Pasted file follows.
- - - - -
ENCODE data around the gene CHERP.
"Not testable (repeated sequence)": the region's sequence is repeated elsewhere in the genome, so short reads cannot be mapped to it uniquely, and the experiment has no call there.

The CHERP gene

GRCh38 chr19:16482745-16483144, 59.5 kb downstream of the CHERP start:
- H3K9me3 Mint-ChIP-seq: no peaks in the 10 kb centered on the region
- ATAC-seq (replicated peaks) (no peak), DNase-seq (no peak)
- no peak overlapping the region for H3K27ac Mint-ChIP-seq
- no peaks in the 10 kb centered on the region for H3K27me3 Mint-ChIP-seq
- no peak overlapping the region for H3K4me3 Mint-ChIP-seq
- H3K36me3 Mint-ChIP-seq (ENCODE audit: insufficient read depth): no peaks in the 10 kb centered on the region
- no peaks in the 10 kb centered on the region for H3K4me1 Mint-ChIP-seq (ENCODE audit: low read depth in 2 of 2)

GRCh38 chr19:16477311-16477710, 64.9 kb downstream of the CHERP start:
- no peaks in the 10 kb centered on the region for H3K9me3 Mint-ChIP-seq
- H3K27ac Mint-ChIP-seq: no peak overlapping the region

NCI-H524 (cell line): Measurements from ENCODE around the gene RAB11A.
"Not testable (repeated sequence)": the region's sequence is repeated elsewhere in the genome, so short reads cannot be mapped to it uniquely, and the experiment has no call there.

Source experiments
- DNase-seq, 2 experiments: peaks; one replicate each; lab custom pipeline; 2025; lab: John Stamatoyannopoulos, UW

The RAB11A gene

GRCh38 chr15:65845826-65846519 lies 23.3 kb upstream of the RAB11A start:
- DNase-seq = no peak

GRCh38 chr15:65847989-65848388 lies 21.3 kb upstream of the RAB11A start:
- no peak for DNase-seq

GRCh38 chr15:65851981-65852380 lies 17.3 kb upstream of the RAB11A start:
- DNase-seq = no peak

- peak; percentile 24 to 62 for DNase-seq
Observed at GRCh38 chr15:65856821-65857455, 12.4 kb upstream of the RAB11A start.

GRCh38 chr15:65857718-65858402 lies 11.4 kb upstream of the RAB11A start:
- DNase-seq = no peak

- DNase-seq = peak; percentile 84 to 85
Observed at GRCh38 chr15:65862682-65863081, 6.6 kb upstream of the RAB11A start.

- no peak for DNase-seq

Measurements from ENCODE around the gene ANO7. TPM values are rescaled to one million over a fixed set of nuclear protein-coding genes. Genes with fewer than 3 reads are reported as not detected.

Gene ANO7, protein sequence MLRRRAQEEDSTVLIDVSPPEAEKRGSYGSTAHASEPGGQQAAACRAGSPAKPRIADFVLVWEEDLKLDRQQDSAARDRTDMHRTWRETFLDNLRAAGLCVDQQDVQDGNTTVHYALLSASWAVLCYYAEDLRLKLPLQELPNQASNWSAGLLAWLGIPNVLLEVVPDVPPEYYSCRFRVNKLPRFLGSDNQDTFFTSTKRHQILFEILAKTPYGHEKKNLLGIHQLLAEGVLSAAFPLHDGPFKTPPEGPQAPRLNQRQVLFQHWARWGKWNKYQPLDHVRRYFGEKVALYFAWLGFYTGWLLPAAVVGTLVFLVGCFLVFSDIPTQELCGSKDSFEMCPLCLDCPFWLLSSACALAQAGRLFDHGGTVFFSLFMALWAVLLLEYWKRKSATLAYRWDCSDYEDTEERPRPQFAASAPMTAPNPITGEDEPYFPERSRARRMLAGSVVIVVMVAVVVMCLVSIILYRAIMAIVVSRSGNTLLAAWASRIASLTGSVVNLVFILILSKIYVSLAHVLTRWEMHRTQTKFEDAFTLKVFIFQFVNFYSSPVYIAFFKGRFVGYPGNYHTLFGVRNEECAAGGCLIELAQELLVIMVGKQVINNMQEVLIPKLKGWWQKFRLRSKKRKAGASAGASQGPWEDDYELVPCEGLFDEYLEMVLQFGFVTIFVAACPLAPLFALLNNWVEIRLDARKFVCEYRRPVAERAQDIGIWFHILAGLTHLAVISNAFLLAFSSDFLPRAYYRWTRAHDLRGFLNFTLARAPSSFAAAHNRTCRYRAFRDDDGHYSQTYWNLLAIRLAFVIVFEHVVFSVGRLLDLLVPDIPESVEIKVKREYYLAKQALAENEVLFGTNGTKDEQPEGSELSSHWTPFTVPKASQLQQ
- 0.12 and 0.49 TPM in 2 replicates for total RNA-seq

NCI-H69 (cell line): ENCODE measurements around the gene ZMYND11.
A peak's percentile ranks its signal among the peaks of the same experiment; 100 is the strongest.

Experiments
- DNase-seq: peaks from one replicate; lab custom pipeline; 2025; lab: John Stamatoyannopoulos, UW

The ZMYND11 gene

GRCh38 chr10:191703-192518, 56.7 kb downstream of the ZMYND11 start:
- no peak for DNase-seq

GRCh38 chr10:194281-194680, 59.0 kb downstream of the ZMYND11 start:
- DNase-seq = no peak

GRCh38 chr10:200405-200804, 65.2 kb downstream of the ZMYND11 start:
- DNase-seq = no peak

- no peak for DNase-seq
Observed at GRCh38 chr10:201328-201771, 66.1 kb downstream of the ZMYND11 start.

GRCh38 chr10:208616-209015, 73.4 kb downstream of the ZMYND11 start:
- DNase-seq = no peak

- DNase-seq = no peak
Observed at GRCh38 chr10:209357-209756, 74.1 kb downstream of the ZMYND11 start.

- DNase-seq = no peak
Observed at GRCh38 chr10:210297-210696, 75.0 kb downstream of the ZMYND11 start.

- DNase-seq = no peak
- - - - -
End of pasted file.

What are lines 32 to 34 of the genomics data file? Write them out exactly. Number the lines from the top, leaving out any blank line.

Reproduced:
- no peak for DNase-seq

Measurements from ENCODE around the gene ANO7. TPM values are rescaled to one million over a fixed set of nuclear protein-coding genes. Genes with fewer than 3 reads are reported as not detected.

Gene ANO7, protein sequence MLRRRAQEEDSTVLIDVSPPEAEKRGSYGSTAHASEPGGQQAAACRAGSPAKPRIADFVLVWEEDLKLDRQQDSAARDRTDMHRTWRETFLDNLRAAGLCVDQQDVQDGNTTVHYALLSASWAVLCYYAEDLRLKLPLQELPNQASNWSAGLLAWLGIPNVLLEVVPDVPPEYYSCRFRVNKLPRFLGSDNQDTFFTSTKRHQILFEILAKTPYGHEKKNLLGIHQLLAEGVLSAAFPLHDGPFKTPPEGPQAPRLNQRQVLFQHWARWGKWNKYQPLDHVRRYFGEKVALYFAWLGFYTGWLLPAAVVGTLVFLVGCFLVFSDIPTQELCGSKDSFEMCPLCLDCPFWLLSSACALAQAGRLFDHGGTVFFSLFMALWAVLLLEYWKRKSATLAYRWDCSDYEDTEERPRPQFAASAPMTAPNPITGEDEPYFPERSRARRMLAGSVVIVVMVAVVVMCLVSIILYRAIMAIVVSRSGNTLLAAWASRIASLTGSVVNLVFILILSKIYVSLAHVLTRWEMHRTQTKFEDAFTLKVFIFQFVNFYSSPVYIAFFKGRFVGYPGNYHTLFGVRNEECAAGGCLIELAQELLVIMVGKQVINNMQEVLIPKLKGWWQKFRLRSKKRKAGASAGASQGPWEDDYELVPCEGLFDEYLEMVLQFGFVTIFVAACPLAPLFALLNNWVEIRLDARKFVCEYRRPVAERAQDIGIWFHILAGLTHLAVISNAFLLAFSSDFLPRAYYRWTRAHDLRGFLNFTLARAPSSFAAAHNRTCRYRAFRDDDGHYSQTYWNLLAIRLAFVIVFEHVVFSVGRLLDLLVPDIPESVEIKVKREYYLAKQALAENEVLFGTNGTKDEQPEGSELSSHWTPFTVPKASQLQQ